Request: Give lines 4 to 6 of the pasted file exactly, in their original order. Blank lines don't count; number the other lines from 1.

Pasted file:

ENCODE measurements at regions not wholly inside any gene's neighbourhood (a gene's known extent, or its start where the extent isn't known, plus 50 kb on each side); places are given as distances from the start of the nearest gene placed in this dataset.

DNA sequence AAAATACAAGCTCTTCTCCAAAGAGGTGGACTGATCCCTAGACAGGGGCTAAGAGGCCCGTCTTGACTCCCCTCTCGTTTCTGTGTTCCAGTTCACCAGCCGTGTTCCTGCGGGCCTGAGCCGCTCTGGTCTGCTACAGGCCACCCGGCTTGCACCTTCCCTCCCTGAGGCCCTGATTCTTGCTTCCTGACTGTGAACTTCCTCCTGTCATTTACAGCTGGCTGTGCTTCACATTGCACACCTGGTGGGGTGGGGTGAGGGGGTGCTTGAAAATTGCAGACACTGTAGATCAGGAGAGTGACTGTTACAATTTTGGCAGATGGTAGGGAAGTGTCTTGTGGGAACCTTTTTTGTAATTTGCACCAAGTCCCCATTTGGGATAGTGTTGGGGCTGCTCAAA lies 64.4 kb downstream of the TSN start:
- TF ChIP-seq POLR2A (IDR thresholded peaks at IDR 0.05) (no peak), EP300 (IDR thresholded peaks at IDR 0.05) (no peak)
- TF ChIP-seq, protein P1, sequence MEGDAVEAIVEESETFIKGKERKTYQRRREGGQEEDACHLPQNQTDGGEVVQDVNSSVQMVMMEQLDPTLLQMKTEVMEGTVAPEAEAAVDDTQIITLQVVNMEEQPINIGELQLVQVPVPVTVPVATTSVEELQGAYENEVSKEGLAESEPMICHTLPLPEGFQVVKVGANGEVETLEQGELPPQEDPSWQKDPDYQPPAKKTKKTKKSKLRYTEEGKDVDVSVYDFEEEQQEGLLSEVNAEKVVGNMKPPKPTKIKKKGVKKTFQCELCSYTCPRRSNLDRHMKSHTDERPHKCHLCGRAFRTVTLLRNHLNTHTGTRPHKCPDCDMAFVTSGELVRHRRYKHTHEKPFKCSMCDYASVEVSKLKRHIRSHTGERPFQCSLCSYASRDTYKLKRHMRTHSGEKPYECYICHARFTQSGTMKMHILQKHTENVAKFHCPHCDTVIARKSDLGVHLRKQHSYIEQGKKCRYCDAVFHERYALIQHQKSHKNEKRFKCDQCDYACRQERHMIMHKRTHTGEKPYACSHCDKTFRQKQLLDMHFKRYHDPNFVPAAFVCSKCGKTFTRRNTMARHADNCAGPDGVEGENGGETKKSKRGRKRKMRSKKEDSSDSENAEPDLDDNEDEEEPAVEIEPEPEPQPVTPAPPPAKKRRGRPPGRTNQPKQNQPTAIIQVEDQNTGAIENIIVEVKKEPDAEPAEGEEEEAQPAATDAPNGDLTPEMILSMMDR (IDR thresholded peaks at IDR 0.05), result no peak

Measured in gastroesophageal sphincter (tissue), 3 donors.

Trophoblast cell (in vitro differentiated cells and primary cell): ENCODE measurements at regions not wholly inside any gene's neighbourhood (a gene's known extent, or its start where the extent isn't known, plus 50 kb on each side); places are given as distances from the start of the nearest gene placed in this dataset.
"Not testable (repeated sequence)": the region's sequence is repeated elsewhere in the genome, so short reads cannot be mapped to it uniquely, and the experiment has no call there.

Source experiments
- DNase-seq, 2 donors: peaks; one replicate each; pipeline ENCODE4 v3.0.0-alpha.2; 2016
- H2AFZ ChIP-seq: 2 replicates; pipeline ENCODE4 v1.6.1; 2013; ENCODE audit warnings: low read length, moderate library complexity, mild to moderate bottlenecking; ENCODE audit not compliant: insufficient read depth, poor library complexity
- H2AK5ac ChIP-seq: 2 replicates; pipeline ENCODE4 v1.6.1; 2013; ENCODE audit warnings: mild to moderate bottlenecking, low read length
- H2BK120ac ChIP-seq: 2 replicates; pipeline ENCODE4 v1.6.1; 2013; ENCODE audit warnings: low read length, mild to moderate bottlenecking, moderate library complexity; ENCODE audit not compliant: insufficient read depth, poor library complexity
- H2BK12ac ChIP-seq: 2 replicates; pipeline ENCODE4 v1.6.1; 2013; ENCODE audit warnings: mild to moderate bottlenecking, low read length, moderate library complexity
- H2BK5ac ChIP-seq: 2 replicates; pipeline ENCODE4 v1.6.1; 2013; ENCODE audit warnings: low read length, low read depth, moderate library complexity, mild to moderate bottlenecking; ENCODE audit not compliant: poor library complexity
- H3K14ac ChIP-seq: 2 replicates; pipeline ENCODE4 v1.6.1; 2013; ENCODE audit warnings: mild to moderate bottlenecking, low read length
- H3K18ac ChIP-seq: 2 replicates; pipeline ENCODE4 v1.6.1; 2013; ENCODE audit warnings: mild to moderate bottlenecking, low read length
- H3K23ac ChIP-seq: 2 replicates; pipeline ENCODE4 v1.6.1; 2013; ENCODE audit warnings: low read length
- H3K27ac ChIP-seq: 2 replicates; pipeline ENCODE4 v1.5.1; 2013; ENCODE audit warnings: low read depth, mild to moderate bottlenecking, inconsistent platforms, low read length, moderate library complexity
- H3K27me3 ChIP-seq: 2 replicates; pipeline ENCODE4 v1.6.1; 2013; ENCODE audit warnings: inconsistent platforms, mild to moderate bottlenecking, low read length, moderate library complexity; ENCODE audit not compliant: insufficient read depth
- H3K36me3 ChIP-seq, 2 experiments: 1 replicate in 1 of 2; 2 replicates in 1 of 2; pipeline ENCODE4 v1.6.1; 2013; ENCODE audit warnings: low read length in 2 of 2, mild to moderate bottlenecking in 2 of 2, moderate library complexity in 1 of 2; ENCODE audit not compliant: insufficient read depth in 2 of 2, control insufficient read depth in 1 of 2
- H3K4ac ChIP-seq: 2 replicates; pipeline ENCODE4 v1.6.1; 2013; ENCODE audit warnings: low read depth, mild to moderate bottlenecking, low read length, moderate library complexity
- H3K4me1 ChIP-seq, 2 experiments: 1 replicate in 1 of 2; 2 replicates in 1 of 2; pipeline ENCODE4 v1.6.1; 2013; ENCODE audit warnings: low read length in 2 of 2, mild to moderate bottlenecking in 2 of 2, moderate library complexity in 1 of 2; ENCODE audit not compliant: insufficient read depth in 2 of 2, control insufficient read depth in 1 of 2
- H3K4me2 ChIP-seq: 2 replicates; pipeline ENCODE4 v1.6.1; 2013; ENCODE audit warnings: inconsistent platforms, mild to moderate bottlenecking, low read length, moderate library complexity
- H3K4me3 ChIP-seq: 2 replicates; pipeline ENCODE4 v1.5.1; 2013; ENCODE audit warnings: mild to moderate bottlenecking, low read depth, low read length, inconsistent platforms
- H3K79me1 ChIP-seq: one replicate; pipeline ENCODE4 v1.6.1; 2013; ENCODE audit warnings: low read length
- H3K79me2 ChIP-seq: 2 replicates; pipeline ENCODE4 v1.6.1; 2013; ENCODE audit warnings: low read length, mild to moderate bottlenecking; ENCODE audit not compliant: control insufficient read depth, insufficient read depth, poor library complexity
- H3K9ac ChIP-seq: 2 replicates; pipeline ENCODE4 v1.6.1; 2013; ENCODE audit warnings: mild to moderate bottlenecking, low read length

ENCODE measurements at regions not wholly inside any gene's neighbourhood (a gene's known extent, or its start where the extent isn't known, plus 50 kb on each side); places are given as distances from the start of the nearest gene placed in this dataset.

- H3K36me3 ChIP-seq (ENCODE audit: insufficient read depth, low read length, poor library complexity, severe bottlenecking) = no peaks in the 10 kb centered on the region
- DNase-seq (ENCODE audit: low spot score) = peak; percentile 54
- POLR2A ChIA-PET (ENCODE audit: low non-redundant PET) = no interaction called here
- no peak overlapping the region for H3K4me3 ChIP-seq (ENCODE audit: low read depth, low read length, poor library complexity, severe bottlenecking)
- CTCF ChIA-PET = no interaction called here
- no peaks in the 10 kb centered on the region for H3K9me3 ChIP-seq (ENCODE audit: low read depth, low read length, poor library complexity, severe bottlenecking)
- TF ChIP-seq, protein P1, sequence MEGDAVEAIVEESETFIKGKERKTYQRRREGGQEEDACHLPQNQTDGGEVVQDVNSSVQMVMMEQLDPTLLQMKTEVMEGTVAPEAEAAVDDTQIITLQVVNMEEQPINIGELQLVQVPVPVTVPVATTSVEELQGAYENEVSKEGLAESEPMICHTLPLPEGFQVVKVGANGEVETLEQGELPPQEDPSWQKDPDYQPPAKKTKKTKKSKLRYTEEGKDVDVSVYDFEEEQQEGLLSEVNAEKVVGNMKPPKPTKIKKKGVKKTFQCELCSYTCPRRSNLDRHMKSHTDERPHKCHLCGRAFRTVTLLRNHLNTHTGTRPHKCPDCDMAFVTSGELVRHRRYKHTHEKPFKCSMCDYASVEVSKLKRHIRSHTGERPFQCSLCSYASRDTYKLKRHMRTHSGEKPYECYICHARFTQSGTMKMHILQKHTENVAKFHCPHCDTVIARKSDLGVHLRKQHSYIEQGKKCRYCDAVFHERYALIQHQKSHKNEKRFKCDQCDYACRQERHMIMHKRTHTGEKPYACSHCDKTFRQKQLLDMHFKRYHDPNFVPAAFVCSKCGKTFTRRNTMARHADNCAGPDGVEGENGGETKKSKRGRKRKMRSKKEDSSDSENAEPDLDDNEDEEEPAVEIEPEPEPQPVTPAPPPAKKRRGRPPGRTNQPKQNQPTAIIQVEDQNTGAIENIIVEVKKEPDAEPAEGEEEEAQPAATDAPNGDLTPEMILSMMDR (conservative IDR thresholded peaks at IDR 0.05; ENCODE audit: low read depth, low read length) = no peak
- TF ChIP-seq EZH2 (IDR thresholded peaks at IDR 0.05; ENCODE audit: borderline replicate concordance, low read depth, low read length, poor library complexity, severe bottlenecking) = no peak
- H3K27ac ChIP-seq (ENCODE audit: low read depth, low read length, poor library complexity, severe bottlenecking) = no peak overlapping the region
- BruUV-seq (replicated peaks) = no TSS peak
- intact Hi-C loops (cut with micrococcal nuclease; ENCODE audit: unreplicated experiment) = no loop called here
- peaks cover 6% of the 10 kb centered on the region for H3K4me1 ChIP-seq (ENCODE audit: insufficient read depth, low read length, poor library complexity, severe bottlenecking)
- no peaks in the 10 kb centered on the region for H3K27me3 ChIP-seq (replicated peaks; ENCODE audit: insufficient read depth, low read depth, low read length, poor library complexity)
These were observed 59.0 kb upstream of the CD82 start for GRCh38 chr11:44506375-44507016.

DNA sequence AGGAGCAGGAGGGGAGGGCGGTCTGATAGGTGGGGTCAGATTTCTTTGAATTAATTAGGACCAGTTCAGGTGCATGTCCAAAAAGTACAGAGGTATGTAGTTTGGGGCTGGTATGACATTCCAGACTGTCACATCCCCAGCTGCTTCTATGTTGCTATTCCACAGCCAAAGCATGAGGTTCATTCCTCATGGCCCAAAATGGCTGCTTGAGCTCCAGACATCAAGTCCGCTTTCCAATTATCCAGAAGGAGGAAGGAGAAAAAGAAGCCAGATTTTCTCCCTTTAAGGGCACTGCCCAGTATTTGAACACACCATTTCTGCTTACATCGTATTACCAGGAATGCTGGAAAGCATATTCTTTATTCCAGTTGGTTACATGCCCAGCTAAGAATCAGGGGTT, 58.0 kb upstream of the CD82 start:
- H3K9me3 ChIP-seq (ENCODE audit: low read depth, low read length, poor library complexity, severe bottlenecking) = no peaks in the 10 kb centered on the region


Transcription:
- TF ChIP-seq, protein P1, sequence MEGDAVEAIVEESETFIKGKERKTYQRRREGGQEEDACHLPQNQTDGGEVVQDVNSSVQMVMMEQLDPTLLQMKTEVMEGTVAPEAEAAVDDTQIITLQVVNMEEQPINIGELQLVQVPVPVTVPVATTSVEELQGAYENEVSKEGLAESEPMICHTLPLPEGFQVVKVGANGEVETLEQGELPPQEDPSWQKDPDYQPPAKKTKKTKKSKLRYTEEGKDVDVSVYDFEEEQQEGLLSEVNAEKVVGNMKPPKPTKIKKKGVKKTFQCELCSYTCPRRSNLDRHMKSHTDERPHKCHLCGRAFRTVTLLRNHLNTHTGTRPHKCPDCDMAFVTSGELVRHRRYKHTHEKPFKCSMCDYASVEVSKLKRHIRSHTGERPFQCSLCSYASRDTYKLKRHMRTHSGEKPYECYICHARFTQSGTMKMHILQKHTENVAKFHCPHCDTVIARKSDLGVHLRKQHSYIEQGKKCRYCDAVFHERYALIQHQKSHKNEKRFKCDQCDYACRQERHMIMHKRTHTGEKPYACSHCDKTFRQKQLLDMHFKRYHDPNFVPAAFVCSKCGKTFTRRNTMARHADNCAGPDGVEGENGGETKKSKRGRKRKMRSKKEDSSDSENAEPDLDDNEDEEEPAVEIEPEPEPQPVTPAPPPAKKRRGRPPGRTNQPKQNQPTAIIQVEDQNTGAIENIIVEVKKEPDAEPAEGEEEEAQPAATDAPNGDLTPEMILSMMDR (IDR thresholded peaks at IDR 0.05), result no peak

Measured in gastroesophageal sphincter (tissue), 3 donors.

Trophoblast cell (in vitro differentiated cells and primary cell): ENCODE measurements at regions not wholly inside any gene's neighbourhood (a gene's known extent, or its start where the extent isn't known, plus 50 kb on each side); places are given as distances from the start of the nearest gene placed in this dataset.